We had a health and survival reason for a clean-energy economy last year; this year we have a need not only for a health-related solution, but an economic solution. It should double the motivation to develop a clean-energy infrastructure package, and it is also aligned with the need for a transportation infrastructure package and a utility redevelopment package. So I think any logical conclusion would be that this is something the country needs.
The idea is that with so many people out of work, and the economy ground to a crawl, the argument is stronger for this kind of jump-starting of the economy and doing it with clean energy, on a sustainable path.
I would say it was strong enough before because it meant the continued existence of our civilization, but it’s more obvious now to people because now people are feeling this economic pinch. But it hasn’t dramatically changed the type of policies that we think my state needs. We will be advancing them as soon as we can.
What are some of the issues that have been laid bare because of this crisis that are at the top of your list to tackle maybe when the immediacy of the crisis has passed?
It has brought more public attention to the people who put food on our table, the people in the agricultural industry, many of whom are Hispanic. And when we see the suffering that this community has had, it’s very disproportionate. About 13 percent of our community [in Washington] are Latinx and represent 28 percent of the infections. And to see the infection run through these communities, who are some of the hardest-working people in the country, has pointed people’s attention to a community that very frequently is forgotten, how important they are in our lives, which is they feed us. It’s sad that it’s taken that, but I hope we will give that more attention, their issues of safety and wages. If what came out of this eventually is comprehensive immigration reform and protection of Dreamers, that would be a good thing.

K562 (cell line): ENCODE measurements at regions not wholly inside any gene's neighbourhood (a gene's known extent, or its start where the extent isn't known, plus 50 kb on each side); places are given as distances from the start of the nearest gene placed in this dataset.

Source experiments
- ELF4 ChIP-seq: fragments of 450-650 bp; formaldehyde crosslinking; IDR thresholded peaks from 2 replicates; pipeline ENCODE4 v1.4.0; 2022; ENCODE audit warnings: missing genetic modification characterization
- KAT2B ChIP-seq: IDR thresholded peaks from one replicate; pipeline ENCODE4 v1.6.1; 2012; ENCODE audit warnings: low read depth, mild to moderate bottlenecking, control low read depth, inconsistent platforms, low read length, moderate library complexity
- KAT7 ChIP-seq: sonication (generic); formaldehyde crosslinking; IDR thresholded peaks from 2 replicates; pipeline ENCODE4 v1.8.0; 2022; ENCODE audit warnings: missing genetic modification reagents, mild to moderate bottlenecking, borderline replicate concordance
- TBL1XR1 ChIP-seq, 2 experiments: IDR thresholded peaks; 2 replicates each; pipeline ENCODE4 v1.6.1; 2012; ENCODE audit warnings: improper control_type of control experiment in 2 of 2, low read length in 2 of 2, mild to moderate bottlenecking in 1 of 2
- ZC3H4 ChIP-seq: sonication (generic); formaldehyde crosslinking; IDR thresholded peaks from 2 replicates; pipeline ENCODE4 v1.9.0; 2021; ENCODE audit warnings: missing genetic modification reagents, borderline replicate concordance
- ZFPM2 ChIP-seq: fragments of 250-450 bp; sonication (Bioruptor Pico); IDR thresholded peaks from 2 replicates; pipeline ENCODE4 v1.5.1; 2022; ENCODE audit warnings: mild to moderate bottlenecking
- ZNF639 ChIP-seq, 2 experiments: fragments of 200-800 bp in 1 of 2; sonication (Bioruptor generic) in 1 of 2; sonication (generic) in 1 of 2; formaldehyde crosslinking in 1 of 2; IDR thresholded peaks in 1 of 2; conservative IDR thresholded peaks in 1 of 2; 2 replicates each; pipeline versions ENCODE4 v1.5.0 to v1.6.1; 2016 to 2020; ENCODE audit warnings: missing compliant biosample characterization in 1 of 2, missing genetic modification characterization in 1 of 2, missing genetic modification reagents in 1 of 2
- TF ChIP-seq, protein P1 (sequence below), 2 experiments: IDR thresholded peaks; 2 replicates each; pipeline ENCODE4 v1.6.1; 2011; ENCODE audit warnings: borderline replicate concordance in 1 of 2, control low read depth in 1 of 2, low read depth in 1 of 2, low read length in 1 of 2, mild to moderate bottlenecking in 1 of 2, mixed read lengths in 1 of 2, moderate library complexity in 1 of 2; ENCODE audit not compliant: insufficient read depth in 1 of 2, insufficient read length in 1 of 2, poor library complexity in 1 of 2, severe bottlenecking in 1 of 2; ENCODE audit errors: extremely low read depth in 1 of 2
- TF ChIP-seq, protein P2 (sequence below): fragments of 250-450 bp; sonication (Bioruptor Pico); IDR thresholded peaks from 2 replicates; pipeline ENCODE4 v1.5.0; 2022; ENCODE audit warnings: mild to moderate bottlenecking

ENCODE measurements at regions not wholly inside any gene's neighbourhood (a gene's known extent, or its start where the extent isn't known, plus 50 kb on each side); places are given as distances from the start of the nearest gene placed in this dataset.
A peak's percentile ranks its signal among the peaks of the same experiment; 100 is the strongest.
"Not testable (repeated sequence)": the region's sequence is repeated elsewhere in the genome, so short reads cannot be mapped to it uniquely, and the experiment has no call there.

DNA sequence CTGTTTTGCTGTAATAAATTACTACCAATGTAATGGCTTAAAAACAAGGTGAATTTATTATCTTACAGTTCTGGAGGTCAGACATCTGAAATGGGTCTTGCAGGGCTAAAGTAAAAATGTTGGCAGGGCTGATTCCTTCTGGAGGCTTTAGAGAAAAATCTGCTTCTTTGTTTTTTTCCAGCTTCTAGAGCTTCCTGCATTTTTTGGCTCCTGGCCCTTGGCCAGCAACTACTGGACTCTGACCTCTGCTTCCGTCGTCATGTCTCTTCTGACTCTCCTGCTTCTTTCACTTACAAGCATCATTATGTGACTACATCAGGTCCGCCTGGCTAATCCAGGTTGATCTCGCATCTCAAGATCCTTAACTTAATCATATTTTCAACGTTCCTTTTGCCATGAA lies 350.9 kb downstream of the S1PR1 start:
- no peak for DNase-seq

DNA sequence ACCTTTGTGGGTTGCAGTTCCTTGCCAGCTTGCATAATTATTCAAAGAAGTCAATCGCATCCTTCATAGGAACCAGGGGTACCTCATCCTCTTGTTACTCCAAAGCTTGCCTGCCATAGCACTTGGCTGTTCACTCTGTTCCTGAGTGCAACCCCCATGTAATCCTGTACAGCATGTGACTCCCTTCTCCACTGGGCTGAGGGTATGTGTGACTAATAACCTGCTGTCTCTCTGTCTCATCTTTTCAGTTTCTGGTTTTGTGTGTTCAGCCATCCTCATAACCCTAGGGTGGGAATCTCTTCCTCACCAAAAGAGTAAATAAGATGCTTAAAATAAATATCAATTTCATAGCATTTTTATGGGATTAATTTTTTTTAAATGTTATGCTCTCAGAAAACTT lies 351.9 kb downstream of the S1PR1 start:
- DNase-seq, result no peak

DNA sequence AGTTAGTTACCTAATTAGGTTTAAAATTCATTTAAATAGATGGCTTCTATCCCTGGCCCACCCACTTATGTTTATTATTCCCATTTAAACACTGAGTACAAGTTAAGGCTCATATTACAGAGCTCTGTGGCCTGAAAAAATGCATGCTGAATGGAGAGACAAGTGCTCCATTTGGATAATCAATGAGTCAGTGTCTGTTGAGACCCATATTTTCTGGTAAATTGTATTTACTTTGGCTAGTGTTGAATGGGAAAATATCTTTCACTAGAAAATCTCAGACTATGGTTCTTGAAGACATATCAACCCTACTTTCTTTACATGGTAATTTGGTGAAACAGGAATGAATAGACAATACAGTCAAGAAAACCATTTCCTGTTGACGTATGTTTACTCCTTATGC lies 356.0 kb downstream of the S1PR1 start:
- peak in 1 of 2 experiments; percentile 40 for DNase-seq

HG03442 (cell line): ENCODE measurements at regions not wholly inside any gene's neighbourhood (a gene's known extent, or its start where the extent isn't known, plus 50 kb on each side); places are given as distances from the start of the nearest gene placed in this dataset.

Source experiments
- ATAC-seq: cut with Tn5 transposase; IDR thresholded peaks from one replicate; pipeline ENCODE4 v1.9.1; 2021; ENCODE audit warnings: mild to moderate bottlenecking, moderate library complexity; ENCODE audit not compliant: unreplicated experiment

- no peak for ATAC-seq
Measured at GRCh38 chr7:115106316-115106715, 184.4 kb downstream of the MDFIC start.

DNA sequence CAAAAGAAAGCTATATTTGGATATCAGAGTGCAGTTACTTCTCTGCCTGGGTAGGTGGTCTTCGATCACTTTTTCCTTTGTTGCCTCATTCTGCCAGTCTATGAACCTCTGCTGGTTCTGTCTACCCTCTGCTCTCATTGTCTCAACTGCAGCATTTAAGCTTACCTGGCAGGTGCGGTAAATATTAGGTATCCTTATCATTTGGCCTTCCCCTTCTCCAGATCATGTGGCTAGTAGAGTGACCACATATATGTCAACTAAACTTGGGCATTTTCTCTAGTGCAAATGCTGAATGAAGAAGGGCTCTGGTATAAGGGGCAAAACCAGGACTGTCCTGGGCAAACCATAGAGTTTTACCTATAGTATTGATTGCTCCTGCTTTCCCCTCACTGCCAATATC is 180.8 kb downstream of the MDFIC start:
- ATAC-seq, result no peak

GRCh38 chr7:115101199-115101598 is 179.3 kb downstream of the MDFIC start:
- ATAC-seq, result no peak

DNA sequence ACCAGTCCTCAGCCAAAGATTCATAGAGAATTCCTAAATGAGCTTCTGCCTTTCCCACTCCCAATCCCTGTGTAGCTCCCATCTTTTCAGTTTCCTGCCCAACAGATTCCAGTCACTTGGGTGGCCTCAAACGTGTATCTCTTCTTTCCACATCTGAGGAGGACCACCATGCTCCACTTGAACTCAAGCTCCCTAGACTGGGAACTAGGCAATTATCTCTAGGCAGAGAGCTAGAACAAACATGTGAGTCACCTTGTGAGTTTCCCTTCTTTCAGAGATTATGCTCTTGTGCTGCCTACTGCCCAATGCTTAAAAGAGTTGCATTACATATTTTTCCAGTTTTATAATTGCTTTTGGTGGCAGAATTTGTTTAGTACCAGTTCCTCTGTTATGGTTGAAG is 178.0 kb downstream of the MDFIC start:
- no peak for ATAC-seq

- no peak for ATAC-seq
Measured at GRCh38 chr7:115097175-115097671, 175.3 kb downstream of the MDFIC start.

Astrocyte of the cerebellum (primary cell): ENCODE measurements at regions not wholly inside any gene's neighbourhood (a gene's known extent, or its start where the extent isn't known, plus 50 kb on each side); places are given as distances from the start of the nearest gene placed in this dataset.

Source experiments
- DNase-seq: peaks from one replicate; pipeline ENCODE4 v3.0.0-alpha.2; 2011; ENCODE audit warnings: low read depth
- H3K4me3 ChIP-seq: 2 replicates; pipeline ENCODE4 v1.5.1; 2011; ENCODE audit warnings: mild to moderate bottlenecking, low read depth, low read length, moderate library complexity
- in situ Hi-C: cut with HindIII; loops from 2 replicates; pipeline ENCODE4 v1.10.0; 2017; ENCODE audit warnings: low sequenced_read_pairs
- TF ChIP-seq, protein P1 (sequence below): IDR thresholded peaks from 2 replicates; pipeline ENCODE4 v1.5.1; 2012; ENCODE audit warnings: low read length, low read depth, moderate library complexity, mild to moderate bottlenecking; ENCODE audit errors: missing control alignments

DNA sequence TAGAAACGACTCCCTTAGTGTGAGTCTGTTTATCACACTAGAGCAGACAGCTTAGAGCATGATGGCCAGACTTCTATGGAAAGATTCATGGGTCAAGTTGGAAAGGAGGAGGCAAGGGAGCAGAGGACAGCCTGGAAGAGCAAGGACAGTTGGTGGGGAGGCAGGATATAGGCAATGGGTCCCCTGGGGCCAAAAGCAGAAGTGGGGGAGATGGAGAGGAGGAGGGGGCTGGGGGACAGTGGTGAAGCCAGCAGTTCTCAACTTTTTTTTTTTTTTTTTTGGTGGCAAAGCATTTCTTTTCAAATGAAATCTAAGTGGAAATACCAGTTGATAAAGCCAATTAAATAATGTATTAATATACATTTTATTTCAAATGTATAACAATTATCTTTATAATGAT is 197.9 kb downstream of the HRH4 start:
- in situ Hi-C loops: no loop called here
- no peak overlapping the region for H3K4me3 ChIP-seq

I was talking the other day with an economist at MIT. He said something that stuck with me. He thinks that we will come to divide time into a pre-coronavirus period and a post-coronavirus period. That there are things we took for granted or things we didn’t think enough about or invest enough in before that we will now. What do you think of that concept of a post-virus world?
I think it remains to be seen, but I do believe that there’s things in our personal lives that might make us a little more grounded in what we find valuable. I was talking to a woman today, she’s on my social resources group, and she used the phrase — I’m trying to remember what, it was “the depth of home,” or I’m not sure exactly. She basically was saying that we’ve had a rediscovery of the value of home and family and we’ve reconnected with the things that are of the deepest value.
We know at times it can be anxiety-producing when the two-year-old’s tugging on your leg and you’re trying to do a Zoom meeting, but her view was there is a possibility that people will become more connected to the deepest values they have rather than just the latest piece of plastic they can buy. And if that’s true, that will, ultimately, I think, remind people of what climate change is about, which is the health of their children, of their family and their home planet.
Have you felt it personally as well?
Well, I have enjoyed more time with my bride of 48 years, Trudy. I’m doing business at home now, and I get to be with her more, and that’s, frankly, a joy.
I have found connections that have been re-established. I’ve reconnected with some old friends that I hadn’t talked to for decades, and we’ve now struck up text-message exchanges that I’ve enjoyed. I feel a little more understanding of the value of people close to me when I get to talk to my 100-year-old basketball coach and my 103-year-old mother-in-law now. It has a little more resonance, when we otherwise would be so harried. In my own life, yeah, I have felt a little bit more connected, in a strange way, to people, but I still miss wrestling with my grandkids. I miss shooting hoops with my buddies. There’s a lot of things I miss too.
This interview will appear in the July issue of Rolling Stone along with interviews with several other governors about their experiences leading amid the coronavirus pandemic.